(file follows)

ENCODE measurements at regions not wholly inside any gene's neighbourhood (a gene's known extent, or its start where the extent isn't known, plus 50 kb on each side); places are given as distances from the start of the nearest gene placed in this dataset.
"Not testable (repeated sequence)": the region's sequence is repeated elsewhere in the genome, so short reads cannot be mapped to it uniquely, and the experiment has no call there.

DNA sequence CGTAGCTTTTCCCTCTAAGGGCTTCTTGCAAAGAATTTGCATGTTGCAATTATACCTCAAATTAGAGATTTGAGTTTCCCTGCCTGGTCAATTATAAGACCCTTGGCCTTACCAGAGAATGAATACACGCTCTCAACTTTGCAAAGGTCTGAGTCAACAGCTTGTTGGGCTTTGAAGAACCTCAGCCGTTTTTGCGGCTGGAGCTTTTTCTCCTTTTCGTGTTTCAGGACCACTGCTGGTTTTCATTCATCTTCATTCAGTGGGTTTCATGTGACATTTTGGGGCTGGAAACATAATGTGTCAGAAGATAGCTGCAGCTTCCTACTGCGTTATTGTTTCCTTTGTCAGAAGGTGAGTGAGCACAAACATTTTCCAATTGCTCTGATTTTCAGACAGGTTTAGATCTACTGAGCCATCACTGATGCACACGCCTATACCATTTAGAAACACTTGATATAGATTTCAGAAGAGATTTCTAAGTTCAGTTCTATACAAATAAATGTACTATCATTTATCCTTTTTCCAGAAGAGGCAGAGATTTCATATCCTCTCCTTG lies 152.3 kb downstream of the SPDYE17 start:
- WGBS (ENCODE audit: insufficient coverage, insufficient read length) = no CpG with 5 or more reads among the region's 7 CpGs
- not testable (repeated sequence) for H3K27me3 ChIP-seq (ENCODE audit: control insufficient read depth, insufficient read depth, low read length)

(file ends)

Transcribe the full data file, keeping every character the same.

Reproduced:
ENCODE measurements at regions not wholly inside any gene's neighbourhood (a gene's known extent, or its start where the extent isn't known, plus 50 kb on each side); places are given as distances from the start of the nearest gene placed in this dataset.
"Not testable (repeated sequence)": the region's sequence is repeated elsewhere in the genome, so short reads cannot be mapped to it uniquely, and the experiment has no call there.

DNA sequence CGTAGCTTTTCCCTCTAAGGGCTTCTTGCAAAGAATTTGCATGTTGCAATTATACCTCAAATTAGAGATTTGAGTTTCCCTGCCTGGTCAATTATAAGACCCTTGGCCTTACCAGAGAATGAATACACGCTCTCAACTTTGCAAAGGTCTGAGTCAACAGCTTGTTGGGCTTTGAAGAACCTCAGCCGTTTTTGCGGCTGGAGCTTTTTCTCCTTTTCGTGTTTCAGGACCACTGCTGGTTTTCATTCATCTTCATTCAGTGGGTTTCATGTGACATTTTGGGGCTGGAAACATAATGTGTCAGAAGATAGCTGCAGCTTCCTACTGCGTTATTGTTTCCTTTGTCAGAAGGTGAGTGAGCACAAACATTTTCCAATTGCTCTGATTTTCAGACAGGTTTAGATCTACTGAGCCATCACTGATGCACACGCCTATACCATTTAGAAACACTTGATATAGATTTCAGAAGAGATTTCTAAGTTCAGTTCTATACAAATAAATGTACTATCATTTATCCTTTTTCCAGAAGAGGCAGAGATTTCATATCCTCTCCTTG lies 152.3 kb downstream of the SPDYE17 start:
- WGBS (ENCODE audit: insufficient coverage, insufficient read length) = no CpG with 5 or more reads among the region's 7 CpGs
- not testable (repeated sequence) for H3K27me3 ChIP-seq (ENCODE audit: control insufficient read depth, insufficient read depth, low read length)